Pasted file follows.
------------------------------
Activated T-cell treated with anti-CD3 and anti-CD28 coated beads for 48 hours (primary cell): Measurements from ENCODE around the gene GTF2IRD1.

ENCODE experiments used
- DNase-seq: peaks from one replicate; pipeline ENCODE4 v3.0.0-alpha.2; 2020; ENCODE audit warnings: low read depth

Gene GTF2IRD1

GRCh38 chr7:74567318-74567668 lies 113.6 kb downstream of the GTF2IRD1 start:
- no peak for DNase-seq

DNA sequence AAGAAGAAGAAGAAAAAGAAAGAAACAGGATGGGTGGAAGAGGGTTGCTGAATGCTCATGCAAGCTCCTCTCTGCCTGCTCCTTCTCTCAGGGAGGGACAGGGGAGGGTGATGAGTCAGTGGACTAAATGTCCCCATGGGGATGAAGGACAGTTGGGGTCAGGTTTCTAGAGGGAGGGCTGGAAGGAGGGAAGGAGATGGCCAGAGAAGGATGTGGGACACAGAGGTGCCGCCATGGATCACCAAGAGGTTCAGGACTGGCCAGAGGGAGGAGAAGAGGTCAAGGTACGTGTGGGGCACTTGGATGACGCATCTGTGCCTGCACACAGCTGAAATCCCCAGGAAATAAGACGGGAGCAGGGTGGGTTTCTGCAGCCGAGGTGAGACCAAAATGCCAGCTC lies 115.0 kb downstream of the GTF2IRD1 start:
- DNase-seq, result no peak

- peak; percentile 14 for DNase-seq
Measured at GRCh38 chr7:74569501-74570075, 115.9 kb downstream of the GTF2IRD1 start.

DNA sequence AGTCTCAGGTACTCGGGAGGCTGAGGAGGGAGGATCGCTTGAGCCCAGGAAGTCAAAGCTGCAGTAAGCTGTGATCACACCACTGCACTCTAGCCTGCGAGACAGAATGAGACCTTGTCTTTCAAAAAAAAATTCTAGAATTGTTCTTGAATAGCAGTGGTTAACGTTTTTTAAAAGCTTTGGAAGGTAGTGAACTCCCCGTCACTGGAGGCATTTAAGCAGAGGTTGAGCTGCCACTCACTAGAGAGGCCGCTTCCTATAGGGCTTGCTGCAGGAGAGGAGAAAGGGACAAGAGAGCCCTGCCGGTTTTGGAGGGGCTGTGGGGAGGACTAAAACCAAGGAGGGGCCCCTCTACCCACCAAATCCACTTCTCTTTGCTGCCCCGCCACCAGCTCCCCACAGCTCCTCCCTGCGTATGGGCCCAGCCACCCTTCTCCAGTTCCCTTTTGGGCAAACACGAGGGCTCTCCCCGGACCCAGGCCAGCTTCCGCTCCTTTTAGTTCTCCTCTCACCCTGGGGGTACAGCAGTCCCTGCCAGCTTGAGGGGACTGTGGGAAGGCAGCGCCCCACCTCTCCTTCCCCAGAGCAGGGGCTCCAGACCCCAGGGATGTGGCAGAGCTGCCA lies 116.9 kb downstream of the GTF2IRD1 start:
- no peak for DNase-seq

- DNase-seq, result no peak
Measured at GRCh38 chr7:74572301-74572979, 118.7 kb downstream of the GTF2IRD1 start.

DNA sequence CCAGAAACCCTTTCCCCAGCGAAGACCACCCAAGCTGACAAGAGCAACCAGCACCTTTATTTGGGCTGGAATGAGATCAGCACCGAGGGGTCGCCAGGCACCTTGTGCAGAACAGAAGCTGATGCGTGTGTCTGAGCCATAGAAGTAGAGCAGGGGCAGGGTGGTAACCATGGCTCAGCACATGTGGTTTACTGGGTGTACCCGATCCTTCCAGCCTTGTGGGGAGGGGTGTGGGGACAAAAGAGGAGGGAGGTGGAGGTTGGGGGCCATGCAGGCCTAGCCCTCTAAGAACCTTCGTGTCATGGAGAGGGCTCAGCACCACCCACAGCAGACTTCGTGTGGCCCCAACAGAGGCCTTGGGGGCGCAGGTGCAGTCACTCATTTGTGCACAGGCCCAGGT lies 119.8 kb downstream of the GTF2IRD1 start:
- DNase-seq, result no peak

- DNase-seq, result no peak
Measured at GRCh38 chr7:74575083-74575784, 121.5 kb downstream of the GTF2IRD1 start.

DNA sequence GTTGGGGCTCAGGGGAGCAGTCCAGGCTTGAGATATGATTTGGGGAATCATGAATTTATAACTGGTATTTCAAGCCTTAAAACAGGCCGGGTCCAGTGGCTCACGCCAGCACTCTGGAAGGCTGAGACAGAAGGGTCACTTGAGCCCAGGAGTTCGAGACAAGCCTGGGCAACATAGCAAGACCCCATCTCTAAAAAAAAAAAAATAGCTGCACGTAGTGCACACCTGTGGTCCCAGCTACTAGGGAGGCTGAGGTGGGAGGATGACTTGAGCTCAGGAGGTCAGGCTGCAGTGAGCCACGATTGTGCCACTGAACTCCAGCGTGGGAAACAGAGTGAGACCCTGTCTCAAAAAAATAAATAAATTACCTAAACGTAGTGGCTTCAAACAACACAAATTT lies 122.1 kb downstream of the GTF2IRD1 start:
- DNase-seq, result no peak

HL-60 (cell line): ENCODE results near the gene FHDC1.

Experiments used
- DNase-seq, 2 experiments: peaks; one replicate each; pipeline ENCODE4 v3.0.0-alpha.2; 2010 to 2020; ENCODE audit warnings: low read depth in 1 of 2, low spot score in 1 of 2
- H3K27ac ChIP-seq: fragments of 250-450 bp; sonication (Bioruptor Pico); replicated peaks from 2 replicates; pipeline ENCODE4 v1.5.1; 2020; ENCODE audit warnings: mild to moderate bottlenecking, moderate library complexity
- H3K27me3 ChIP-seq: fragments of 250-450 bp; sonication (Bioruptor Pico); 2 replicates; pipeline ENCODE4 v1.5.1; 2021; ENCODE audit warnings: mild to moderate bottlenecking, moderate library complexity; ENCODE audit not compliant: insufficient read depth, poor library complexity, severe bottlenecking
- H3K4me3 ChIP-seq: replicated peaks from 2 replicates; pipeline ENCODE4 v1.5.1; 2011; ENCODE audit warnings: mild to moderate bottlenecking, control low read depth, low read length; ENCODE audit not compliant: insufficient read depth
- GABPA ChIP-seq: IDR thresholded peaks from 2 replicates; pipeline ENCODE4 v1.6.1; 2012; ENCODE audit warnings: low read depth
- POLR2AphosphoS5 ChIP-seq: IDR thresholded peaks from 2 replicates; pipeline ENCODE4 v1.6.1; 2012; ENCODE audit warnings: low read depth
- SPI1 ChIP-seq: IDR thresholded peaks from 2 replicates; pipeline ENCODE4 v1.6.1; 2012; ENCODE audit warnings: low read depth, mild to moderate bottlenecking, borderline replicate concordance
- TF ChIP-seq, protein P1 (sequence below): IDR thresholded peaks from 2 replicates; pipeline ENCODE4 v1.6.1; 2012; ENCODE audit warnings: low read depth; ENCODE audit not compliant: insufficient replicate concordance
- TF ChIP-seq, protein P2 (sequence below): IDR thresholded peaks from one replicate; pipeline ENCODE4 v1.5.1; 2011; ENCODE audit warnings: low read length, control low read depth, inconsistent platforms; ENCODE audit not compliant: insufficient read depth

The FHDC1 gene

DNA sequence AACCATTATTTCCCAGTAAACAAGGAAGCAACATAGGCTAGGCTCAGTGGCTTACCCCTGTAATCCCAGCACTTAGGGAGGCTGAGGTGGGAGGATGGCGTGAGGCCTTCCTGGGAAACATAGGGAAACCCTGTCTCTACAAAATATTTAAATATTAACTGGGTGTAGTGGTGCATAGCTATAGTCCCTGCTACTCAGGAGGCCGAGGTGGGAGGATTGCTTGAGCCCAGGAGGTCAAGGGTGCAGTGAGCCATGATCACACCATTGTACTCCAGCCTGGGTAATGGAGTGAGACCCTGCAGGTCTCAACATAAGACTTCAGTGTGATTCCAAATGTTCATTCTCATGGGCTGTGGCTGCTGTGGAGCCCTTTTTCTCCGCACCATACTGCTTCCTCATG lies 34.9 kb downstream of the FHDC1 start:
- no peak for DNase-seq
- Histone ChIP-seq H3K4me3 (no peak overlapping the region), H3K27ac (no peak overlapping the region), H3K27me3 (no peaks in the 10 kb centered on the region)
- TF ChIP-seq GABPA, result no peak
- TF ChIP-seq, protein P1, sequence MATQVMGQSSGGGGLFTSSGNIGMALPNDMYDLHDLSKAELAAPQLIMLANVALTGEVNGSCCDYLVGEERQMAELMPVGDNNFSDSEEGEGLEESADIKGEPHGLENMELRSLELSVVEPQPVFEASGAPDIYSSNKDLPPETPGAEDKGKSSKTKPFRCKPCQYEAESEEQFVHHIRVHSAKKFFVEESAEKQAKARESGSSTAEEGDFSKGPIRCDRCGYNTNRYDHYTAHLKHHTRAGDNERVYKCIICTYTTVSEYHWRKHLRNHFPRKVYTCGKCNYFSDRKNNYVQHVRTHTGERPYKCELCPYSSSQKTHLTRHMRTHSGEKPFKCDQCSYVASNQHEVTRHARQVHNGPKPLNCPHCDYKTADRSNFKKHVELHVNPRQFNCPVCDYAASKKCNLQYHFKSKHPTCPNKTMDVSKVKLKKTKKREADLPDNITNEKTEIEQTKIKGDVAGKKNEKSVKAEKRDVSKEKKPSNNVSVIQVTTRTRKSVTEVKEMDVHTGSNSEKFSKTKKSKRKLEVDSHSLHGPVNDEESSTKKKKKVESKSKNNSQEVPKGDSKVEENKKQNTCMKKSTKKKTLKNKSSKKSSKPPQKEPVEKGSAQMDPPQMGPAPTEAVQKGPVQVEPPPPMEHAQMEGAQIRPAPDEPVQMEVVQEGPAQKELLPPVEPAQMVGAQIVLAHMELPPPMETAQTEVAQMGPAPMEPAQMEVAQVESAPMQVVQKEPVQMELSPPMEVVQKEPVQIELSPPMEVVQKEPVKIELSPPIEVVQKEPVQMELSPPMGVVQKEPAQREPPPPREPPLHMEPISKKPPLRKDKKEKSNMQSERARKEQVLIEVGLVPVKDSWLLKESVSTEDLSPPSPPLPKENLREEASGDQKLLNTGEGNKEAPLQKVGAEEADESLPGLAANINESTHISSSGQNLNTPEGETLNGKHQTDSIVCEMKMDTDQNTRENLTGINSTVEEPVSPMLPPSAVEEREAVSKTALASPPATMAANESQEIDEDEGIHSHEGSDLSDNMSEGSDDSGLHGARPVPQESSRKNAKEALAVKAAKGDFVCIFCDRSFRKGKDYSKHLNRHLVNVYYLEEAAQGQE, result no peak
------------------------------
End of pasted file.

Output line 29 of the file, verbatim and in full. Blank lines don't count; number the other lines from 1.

- SPI1 ChIP-seq: IDR thresholded peaks from 2 replicates; pipeline ENCODE4 v1.6.1; 2012; ENCODE audit warnings: low read depth, mild to moderate bottlenecking, borderline replicate concordance